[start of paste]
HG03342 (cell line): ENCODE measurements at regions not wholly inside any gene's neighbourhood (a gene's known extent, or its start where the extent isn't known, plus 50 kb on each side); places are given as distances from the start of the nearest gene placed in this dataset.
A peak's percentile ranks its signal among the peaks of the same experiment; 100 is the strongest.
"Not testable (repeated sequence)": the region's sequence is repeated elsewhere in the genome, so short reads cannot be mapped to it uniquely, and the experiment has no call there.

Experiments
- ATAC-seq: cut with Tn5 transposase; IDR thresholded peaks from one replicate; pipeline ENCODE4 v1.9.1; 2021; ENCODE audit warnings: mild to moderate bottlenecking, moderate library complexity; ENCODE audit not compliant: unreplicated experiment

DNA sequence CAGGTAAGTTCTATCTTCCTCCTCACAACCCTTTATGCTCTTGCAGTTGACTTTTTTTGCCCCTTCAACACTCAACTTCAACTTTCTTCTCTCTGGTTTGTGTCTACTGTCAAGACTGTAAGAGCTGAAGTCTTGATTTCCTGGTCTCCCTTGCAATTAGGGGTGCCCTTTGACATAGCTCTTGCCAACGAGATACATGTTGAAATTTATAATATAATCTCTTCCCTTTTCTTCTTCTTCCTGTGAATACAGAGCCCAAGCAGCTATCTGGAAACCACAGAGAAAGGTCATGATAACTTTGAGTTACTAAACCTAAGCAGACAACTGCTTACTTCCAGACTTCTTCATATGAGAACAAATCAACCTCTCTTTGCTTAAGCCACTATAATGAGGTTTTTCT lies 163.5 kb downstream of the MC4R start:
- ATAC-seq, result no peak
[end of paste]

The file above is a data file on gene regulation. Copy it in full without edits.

HG03342 (cell line): ENCODE measurements at regions not wholly inside any gene's neighbourhood (a gene's known extent, or its start where the extent isn't known, plus 50 kb on each side); places are given as distances from the start of the nearest gene placed in this dataset.
A peak's percentile ranks its signal among the peaks of the same experiment; 100 is the strongest.
"Not testable (repeated sequence)": the region's sequence is repeated elsewhere in the genome, so short reads cannot be mapped to it uniquely, and the experiment has no call there.

Experiments
- ATAC-seq: cut with Tn5 transposase; IDR thresholded peaks from one replicate; pipeline ENCODE4 v1.9.1; 2021; ENCODE audit warnings: mild to moderate bottlenecking, moderate library complexity; ENCODE audit not compliant: unreplicated experiment

DNA sequence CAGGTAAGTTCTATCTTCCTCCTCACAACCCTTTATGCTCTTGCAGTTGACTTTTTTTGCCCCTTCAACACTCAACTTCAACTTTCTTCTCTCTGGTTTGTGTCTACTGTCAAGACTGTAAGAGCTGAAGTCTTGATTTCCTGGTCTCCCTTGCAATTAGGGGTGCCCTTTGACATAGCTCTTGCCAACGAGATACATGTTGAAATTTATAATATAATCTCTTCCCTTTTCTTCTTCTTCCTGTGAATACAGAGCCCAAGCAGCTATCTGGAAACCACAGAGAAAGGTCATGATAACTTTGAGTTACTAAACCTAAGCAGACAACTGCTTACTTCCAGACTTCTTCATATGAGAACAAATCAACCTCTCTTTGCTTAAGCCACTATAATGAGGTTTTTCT lies 163.5 kb downstream of the MC4R start:
- ATAC-seq, result no peak